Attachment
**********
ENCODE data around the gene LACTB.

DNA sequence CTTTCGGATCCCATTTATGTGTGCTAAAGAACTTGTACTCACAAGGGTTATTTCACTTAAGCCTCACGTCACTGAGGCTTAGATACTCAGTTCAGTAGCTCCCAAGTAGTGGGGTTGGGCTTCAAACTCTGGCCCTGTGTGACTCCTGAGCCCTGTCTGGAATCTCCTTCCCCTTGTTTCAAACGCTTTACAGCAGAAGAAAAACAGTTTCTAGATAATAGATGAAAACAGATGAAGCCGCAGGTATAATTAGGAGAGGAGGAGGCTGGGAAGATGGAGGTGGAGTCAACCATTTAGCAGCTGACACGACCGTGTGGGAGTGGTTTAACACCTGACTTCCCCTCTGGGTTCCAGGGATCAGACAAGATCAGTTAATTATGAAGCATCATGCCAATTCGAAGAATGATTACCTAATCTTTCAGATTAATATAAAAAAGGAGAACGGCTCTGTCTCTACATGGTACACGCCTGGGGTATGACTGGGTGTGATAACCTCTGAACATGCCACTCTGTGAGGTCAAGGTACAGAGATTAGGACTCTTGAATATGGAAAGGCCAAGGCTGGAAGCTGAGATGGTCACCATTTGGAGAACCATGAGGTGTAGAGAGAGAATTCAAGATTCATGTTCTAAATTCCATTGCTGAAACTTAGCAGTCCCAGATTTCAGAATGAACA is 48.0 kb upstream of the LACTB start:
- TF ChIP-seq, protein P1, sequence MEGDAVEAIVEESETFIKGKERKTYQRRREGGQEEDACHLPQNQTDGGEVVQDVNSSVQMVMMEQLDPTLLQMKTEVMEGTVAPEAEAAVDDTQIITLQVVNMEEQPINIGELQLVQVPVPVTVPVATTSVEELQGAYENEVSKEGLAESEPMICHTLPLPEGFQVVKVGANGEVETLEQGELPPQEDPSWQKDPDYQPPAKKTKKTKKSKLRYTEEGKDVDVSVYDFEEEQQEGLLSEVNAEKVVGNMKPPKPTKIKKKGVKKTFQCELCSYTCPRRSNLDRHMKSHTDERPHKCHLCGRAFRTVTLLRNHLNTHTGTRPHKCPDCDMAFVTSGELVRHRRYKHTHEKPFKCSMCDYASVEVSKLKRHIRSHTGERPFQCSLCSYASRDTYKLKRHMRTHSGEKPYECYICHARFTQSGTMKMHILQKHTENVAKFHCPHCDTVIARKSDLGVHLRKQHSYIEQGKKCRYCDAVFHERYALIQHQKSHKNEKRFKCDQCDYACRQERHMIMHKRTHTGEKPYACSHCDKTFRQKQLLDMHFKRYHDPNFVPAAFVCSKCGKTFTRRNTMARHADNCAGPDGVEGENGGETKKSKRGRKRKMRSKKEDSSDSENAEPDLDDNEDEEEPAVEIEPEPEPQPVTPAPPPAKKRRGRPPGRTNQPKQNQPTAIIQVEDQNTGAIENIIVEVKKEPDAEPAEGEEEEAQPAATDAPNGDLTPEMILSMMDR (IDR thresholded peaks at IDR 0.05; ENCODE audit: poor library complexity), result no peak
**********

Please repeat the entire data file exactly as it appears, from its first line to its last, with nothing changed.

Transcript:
ENCODE data around the gene LACTB.

DNA sequence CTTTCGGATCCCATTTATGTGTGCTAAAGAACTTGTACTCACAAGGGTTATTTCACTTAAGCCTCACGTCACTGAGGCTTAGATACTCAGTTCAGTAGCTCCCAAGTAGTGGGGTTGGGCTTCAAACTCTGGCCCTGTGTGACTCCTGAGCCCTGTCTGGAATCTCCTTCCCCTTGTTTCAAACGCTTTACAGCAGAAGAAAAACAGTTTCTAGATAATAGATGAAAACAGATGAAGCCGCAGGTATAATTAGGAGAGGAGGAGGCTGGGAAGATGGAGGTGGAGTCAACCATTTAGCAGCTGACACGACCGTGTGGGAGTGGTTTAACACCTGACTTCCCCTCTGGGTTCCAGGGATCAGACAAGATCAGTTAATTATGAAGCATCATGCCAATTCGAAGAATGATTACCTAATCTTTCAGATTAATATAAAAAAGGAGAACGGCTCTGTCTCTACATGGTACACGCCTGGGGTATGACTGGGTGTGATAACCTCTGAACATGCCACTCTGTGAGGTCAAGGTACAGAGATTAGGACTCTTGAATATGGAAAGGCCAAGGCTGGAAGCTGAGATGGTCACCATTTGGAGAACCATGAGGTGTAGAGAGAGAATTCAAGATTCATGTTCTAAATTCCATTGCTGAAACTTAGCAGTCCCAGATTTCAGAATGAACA is 48.0 kb upstream of the LACTB start:
- TF ChIP-seq, protein P1, sequence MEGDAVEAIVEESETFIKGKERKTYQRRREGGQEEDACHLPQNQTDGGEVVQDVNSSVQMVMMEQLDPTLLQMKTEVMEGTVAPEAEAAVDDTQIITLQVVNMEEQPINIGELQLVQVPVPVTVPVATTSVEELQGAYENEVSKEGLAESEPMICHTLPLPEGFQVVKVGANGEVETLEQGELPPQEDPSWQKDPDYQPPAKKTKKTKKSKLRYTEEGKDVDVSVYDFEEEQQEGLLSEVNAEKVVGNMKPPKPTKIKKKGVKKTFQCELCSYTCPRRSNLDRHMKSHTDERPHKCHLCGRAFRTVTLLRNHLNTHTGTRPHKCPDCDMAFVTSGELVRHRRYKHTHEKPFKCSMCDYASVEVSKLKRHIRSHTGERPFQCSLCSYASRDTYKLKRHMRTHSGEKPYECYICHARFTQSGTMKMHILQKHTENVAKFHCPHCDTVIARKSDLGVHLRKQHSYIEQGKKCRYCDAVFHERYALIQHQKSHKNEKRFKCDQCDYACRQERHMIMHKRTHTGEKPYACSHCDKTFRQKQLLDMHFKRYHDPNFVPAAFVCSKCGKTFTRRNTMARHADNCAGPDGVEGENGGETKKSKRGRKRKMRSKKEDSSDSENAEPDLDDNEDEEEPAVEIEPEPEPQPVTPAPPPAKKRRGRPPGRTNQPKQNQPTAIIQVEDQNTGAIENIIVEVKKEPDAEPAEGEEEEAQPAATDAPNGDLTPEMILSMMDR (IDR thresholded peaks at IDR 0.05; ENCODE audit: poor library complexity), result no peak